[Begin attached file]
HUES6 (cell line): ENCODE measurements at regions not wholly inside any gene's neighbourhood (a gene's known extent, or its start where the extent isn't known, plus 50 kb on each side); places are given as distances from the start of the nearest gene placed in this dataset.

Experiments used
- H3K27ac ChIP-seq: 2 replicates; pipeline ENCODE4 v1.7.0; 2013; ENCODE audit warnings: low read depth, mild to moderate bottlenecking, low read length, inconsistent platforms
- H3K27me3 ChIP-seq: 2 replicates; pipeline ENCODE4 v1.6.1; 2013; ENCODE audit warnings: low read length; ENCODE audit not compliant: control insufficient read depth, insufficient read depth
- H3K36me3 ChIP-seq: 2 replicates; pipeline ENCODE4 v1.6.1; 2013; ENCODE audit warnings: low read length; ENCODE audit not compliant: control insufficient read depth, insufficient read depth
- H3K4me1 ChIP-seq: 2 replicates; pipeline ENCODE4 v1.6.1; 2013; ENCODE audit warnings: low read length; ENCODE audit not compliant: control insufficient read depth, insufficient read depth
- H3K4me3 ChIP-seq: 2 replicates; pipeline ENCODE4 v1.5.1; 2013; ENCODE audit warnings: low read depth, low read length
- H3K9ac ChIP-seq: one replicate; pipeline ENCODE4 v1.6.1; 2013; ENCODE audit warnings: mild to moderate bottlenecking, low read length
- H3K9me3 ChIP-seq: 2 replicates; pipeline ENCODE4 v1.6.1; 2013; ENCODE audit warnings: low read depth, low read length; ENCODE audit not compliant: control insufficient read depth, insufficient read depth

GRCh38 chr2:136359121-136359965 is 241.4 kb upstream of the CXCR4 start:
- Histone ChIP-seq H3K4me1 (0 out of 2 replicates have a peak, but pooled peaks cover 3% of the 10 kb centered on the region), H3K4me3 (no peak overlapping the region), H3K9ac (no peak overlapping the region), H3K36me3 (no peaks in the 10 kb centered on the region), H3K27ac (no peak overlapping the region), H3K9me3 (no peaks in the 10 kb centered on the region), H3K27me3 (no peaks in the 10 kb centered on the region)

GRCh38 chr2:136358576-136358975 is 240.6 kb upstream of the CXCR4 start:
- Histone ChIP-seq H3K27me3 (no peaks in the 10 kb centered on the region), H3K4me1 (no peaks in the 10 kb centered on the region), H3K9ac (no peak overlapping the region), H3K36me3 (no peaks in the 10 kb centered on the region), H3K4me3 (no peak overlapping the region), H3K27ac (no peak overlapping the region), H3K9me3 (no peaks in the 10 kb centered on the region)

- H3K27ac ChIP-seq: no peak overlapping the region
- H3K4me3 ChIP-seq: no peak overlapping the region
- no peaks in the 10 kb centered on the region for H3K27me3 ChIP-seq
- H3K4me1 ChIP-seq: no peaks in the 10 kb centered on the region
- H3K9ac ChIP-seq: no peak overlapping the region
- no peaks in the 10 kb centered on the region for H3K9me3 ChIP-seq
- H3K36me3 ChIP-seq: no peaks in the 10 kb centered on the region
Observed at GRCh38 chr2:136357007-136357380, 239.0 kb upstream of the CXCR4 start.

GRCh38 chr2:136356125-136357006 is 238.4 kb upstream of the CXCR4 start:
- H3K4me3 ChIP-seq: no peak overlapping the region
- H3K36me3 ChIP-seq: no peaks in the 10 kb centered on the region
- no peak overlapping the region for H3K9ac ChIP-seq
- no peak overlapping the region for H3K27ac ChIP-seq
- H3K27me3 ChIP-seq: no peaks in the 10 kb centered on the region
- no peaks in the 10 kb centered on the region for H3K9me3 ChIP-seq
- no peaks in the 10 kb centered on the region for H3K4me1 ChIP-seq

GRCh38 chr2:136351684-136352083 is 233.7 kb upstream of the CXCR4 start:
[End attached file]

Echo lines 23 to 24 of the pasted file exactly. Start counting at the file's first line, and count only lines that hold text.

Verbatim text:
- H3K4me3 ChIP-seq: no peak overlapping the region
- H3K36me3 ChIP-seq: no peaks in the 10 kb centered on the region